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URLs with unusual characters, and other formatting

Some URLs which are “technically valid” URLs do not work properly within EuroGA.

This is due to the way the text is parsed to create clickable links while rejecting potentially malicious code.

One example are the complex URLs produced by Google Translate which contain “www” potentially more than once within the URL.

It may be changed one day but for now the simplest solution is to use e.g. to convert such a URL into a simple URL.

Shoreham EGKA, United Kingdom

URLs which end with a punctuation character

To create a link with one of those, insert the whole thing in square brackets – example here of a URL ending with a minus sign

It’s bad practice to have such URLs but some people do create them…

Last Edited by Peter at 08 Mar 20:27
Shoreham EGKA, United Kingdom

There is another issue with some weird URLs which is difficult to address.

It’s the /_ character pair, followed by another underscore further down the URL.

Fundamentally there is a conflict in the textile language specification here and the “auto linking” feature. It’s probably impossible for the system to know what’s intended and implementing something which fixed this would almost certainly break something else, because in other circumstances you’d want it to behave differently. One solution is to use the entity number for the underscore, which is Just replace one of the underscores with that and it’ll look right and the link will work properly, like this:

Another is to stick these weird URLs into one of the shorteners like TinyURL… OTOH a lot of people hate these because they can’t see what they are about to click on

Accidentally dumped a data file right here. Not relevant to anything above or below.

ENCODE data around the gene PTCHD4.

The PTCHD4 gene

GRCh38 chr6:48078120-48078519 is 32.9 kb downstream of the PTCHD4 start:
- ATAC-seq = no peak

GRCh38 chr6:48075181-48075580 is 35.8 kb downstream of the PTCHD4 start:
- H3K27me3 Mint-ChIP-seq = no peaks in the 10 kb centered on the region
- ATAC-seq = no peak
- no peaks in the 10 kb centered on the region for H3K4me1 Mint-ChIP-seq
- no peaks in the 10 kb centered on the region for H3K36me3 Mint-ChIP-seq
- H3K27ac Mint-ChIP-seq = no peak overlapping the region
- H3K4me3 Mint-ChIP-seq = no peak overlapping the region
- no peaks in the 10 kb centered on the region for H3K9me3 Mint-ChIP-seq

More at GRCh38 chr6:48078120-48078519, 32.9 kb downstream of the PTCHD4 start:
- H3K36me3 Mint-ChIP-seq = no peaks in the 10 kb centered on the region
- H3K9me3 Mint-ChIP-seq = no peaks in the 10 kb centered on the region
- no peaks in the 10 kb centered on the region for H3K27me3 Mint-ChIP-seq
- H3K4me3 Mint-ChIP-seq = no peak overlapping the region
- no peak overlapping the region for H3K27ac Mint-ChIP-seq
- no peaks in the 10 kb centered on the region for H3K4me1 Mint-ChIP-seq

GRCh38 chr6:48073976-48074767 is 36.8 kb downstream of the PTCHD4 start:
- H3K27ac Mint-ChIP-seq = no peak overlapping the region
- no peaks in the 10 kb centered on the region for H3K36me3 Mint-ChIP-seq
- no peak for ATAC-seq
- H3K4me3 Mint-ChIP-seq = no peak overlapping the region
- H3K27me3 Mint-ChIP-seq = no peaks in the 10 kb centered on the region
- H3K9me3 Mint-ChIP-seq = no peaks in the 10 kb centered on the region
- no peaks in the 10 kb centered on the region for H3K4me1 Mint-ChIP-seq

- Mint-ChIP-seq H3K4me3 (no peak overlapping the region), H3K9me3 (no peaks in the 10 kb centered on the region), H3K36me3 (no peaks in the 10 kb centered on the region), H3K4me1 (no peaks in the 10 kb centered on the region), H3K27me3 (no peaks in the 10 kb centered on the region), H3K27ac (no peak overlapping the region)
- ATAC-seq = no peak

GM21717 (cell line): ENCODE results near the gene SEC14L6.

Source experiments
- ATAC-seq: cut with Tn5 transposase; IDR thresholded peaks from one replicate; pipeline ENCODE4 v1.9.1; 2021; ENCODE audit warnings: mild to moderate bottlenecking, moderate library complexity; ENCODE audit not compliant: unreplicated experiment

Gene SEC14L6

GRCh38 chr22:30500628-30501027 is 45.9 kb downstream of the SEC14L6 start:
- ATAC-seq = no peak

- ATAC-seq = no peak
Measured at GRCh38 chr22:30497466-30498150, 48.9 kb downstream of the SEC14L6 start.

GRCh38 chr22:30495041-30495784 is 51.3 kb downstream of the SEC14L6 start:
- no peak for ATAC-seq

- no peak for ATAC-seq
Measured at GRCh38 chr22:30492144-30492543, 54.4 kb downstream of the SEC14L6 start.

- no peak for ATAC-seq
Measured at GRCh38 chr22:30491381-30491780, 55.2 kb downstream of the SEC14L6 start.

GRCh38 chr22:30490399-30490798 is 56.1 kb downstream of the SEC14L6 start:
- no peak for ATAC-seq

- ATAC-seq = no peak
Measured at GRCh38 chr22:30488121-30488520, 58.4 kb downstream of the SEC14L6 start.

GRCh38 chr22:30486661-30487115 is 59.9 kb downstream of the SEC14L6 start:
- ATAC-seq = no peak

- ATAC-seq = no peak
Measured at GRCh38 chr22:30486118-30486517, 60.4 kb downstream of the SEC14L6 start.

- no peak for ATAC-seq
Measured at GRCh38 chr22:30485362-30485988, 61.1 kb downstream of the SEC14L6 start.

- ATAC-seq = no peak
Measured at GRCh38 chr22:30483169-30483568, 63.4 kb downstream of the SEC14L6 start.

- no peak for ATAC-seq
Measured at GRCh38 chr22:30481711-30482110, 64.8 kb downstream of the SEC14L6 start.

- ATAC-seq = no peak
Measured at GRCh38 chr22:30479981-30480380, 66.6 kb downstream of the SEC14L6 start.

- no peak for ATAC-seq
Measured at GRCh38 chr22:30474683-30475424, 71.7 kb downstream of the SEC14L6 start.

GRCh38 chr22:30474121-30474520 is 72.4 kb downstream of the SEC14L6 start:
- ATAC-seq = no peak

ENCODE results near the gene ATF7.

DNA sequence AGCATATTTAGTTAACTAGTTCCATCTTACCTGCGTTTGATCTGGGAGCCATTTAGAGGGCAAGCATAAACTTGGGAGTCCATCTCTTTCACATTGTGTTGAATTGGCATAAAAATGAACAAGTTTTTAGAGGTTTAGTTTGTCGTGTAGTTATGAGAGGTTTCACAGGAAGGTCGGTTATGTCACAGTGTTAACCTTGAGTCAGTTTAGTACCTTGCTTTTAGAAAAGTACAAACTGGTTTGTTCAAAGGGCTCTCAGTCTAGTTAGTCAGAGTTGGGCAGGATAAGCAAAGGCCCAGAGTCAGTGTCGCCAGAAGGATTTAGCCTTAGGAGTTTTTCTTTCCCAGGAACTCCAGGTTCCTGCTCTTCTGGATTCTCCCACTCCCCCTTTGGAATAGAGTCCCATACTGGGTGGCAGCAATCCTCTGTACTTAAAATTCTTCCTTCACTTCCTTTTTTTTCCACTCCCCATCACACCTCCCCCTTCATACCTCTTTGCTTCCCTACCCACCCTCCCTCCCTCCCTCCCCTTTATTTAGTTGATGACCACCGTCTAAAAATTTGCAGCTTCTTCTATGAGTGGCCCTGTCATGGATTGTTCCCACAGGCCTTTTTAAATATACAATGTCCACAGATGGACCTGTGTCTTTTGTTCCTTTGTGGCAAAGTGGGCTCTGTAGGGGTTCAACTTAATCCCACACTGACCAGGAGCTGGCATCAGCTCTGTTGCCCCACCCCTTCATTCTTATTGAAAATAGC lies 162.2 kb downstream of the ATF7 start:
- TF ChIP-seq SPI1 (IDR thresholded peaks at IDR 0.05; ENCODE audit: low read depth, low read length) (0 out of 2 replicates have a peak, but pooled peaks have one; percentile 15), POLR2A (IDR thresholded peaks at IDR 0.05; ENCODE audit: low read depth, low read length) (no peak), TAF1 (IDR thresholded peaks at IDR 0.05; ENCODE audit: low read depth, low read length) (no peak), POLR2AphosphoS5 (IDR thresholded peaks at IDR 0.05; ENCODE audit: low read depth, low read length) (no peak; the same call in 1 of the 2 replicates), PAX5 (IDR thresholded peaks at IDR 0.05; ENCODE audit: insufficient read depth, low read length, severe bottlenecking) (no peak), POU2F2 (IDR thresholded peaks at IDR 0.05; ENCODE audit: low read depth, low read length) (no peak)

Shoreham EGKA, United Kingdom

There are no weird URLs. There are valid and non-valid ones. One way to check their validity is a regular expression. Ruby on Rails supports regular expressions.


The issue is not there; it is to do with looking for other patterns such as underline specifications, which can appear within URLs.

Most often, the solution is to make the URL a clickable link e.g.

will produce

this thread

These also look much neater.

Another thing which is worth a mention is that people often paste in huge long URLs, often with FB stuff on the end e.g. in this

the whole &fbclid=IwAR3IIysssxunR8H40VwcNbKSTJI_1rZhHqi187vBERw5RXB2_CYkAAl8EA0 is pointless.

Shoreham EGKA, United Kingdom

Another one came up today. This youtube URL has two successive hyphens

and the forum text processor replaces them with a long hyphen.

Obviously the correct solution would be to rearrange the order of text processing, so potential URLs are identified before any other processing, but that will break some other stuff where a URL-like piece of text was entered. So whichever way one does that, it will affect something, and it will be expensive to look at.

However the < pre > method solves it:

Another thing, not related to URLs but worth a mention while I am here, is that some people are incorrectly entering hyphens. You must have a space around any hyphen. Well, that is gramatically obvious but not always easy on say a phone… If you do not have the space before it and a space after it, you are creating crossed out text

which looks like this

this is crossed out

and I fix a lot of posts with that in

Shoreham EGKA, United Kingdom
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